Coney Island Development Corporation and Van Alen Institute Announce Winners of Parachute Pavilion Design Competition
International Competition Attracted More than 850 Entries from 46 Countries.
Coney Island Development Corporation (CIDC) Chairman and President Joshua J. Sirefman and Van Alen Institute Chair Sherida E. Paulsen today announced the winners of the Parachute Pavilion Design Competition, an open international contest co-sponsored by CIDC and Van Alen Institute. The winning design team is Kevin Carmody, Andrew Groarke, Chris Hardie and Lewis Kinneir, of London. The competition, launched in November 2004, attracted more than 850 entries from 46 countries, including Poland, Russia, China, Australia, the Netherlands, United Kingdom, Japan, and the United States, including 54 entries from Brooklyn. The 7,800-square-foot Parachute Pavilion will be located at the base of the landmarked Parachute Jump in Coney Island.
“One of the foremost priorities of the Bloomberg Administration is to revitalize and bring quality development to neighborhoods in all five boroughs of our great City,” said Joshua Sirefman. “With its world-class waterfront location and rich history as an amusement center, Coney Island offers a tremendous base for us to build on. The overwhelming response for this design competition is testimony to the remarkable local and international interest in contributing to its very promising future. I congratulate the winning team for a truly innovative design and thank all the participants for their participation.”
“By promoting it as a year-round recreation, amusement and commercial center, and as a major tourist attraction, we will preserve and celebrate Coney Island’s magical personality – with a 21st Century incarnation of its heyday,” said Borough President Markowitz. “We don’t have to look any further than the winning design for the world-famous Parachute Pavilion for proof of the brighter days ahead – literally – for Coney Island.”
The competition sought innovative ideas to create an all-season center of activity that would draw the public to a new recreational destination. The winning design, a pavilion with a matrix of light bulbs rising 30 feet from the ground, relates directly to the towering Parachute Jump without competing with its scale or Coney Island’s skyline. A souvenir shop opens to double height exhibition space. An elevator and staircase lead to a bar and restaurant overlooking the exhibition space and an overhanging section of the pavilion provides shade in summer and protection in winter.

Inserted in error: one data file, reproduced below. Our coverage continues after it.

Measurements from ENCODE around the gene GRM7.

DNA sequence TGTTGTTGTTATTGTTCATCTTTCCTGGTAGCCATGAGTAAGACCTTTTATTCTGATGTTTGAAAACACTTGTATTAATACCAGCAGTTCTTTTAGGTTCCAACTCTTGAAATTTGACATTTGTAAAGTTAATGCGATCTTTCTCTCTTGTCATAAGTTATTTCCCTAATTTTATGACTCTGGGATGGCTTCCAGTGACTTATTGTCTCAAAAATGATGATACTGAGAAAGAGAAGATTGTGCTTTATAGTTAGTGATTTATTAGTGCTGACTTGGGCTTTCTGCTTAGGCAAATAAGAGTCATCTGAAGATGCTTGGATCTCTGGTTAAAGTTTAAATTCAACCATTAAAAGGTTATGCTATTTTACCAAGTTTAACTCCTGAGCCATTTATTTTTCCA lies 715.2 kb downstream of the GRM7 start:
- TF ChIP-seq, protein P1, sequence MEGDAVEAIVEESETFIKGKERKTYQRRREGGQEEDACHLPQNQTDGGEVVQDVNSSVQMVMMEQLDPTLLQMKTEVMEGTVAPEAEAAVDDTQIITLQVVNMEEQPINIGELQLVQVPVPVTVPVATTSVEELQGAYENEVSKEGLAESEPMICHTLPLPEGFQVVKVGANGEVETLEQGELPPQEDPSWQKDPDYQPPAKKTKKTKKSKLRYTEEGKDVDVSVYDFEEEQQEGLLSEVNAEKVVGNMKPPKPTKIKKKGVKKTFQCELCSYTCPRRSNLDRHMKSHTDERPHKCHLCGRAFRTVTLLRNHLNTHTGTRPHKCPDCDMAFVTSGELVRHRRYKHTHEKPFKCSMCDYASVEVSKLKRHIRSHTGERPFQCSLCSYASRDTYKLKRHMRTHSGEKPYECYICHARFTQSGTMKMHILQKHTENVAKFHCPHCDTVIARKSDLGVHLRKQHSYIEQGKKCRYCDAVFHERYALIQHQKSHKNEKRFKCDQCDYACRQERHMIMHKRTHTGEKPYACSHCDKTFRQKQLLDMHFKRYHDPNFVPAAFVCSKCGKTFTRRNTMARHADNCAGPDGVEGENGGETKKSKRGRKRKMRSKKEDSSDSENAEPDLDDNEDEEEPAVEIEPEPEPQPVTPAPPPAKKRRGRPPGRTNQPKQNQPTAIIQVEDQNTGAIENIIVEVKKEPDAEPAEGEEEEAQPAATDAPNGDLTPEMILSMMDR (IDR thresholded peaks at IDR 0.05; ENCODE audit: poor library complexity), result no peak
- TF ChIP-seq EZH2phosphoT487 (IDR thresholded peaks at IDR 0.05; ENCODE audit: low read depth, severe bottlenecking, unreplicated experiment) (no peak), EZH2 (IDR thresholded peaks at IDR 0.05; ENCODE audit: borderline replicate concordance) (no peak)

“The extraordinary results of this call for creative ideas, in terms of quantity and quality, are a direct response to the enduring significance of Coney Island,” said Sherida Paulsen. “The winning scheme’s beauty, both by day and night, through the use of shimmering modern materials and lighting, epitomizes the continuing attraction of the beach and boardwalk to a new audience. Expanding the uses of the Pavilion illustrates the broad approach to the Coney Island destination envisioned by the community, the Borough of Brooklyn and the City.”
The winning design team receives $10,000 and the opportunity to work with Van Alen Institute to develop a program and a publication that demonstrate the role of powerful design in improving the City. A panel of 11 architects and designers, Coney Island residents, and City officials served as judges for the competition.
Second prize of $5,000 was awarded to Ramon Knoester and Eckart Graeve of Brooklyn and the Netherlands, and the $3,000 third prize went to Roman Torres, Patrick Stinger, Mayva Marshall and Adam Montalbano of Philadelphia. There were nine Honorable Mentions representing entries from London, Paris, Copenhagen, Athens and the Netherlands, as well as the United States. In addition to CIDC and Van Alen Institute, other sponsors of the competition were Independence Community Foundation, and KeySpan Corporation.
The Coney Island Development Corporation was established by Mayor Bloomberg with a mandate to create a comprehensive, viable plan to promote a more diversified business community and better employment opportunities. It consists of 13 members appointed by the Mayor, City Council and the Borough President. Each is serving a two-year term.
About Van Alen Institute
Van Alen Institute: Projects in Public Architecture is a non-profit organization dedicated to improving design in the public realm through a program of exhibition, competitions, publications, workshops and forums, and is an advocate for active and accessible waterfronts. Founded in 1894 as the Society Beaux-Arts the Institute was renamed in 1996 after William Van Alen, the architect of the Chrysler Building and the Institute’s largest benefactor, and reorganized to focus on the public realm. Based in New York, the Institute’s projects initiate interdisciplinary collaborations between practitioners, policymakers, students, educators and community leaders.
All competition entries can be viewed by clicking onto www.vanalen.org.
JUDGES FOR PARACHUTE PAVILION DESIGN COMPETITION
- Carol Hill Albert, Co-owner of Astroland Park
- Paola Antonelli, Curator, Department of Architecture and Design, Museum of Modern Art
- Jon Benguiat, Director of Planning and Development, Brooklyn Borough President’s Office
- Charles Denson, Author, Coney Island Lost and Found, Ten Speed Press, 2002
- Mark Hacker, Director of Development, Rockwell Group
- Michael A. Manfredi, Weiss/Manfredi Architects
- Cynthia Reich, Deputy Director, New York Aquarium
- Sheryl Robertson, Coney Island resident and local community organizer
- Jennifer Siegal, Principal and Founder of Office of Mobile Design
- Joshua J. Sirefman, President and Chairman, CIDC, and Director, Mayor’s Office of Economic Development and Rebuilding
- Julius Spiegel, Brooklyn Borough Commissioner, New York City Department of Parks and Recreation